The new statutes also fail to address what happens when the natural guardian settles a claim, but then fails to follow through with the settlement. It is my understanding from my conversations with clerks in a few probate courts that the probate judge is powerless to enforce a settlement, even if the petitions have been submitted. They cannot force the natural guardians to appear for a hearing. If the natural guardian has not signed a release at this point, the penalty for failure to appear at a hearing is that the settlement will not be approved. The only remedy, then would be to file an action in a trial court to seek enforcement of the settlement. Such a task could prove costly, and then there is no guarantee the settlement would be approved by the probate court if a trial court granted a motion to enforce settlement.

The most problematic area of the new code is when the matter is already in suit. Under the old statute, when a case was already in suit, the trial court was required to approve any settlement involving a minor, regardless of the settlement amount. The trial court was then left with the discretion to set bond for the guardians to hold the property of the minor. There were no guidelines as to how much the bond had to be. The problem with the rules at that point was that it made no provision for overseeing the proceeds of the settlement once the guardians took possession of them. So, it was entirely possible that a guardian could pay a nominal bond and then go spend the proceeds from a huge settlement. The only penalty would be to forfeit the bond.

The new statute allows for the settlement of a matter in which legal action has been initiated, but the gross amount s under $15,000.00 to be settled by the natural guardian without any court intervention.However, if the gross settlement is greater than $15,000.00 and legal action has been initiated, court approval is necessary. O.C.G.A. §29-3-3(e) provides:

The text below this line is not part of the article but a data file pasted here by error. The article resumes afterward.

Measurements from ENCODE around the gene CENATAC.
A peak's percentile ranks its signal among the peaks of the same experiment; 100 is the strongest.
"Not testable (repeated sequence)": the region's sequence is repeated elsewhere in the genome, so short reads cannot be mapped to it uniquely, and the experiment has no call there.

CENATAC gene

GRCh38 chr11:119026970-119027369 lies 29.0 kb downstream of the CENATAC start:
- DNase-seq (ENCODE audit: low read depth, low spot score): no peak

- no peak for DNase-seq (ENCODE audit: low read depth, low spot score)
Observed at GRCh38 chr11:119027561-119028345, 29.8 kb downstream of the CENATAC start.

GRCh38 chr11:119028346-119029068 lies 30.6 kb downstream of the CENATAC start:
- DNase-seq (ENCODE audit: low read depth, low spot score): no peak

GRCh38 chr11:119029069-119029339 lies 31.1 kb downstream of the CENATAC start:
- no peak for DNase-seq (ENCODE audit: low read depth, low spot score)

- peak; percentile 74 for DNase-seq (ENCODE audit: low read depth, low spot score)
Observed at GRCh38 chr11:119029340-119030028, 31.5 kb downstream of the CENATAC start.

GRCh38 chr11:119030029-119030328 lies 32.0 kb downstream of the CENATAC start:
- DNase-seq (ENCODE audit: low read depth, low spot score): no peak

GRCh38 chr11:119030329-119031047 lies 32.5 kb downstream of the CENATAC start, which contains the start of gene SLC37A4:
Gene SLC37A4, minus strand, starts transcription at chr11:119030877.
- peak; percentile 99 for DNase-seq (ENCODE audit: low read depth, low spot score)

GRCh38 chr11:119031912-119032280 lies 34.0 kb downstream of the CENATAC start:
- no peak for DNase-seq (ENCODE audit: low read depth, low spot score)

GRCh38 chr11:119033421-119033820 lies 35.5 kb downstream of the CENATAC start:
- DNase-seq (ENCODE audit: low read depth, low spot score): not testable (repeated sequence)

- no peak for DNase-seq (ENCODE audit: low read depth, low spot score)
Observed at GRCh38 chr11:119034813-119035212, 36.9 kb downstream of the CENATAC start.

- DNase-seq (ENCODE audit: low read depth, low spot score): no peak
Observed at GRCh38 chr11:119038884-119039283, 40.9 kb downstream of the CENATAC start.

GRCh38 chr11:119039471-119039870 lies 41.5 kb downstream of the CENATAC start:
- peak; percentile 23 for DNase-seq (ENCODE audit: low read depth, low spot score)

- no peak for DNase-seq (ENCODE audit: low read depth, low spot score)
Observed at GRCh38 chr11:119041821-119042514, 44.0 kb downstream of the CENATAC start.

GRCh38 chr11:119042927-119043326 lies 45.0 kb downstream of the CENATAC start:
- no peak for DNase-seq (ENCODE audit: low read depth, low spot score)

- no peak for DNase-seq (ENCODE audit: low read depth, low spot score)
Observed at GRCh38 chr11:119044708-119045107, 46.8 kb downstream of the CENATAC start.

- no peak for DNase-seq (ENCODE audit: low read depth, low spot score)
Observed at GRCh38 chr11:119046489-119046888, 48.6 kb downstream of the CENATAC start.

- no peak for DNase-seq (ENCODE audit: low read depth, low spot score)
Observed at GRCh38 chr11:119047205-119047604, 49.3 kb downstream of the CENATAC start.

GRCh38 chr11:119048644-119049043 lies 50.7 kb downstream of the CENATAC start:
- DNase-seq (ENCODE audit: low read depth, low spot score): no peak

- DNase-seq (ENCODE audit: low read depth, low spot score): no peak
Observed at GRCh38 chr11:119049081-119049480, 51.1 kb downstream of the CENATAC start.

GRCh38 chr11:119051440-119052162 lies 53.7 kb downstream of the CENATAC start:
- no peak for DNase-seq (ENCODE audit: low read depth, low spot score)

If legal action has been initiated and the proposed gross settlement of a minor’s claim is more than $15,000.00, the settlement must be submitted to the court in which the action is pending. The natural guardian or conservator shall not be permitted to dismiss the action and present the settlement to the court for approval without the approval of the court in which the action is pending.

If you are reading this section and scratching your head, be assured that you are not alone. The “court” to which the settlement would be presented for approval after the approval of the court in which the action is pending is presumably intended to be the probate court. As a practical matter, however, I have encountered situations in which both the plaintiff’s attorney and the trial court judge disagreed with my position. They insisted that the trial court had the ability to approve the settlement and set bond as was permitted under the old statute. It took a call to the probate court of the county in which the minor was situated to convince opposing counsel that this was not so.

At this point, there is no case law to provide an interpretation of this language. It is not a far stretch of the imagination to suppose that there have been a number settlements that have occurred for matters in suit that were not finally approved by the probate court. This presents a very real danger to the payors of these settlements as the minors in these matters reach the age of majority. If the courts find that the settlements were not legitimate, it stands to reason that these same payors may face liability again for the matters they believed they had settled.

The bottom line in all of this confusion is in the bottom line. The fact that there remain so many areas for confusion means that consummating minor settlements can be very time consuming, and therefore, costly.Clearly it is debatable whether the efforts of the legislature have improved the procedure for minor settlements.One can only hope that it is still a work in progress and, over time, they will refine the statutes to make the process smoother.

The Journal is a publication for the clients of Drew Eckl & Farnham, LLP. It is written in a general format and is not intended to be legal advice to any specific circumstance. Legal Opinions may vary when based upon subtle factual differences. All rights reserved. 

Editorial Board:

H. Michael Bagley
(Editor-in-chief)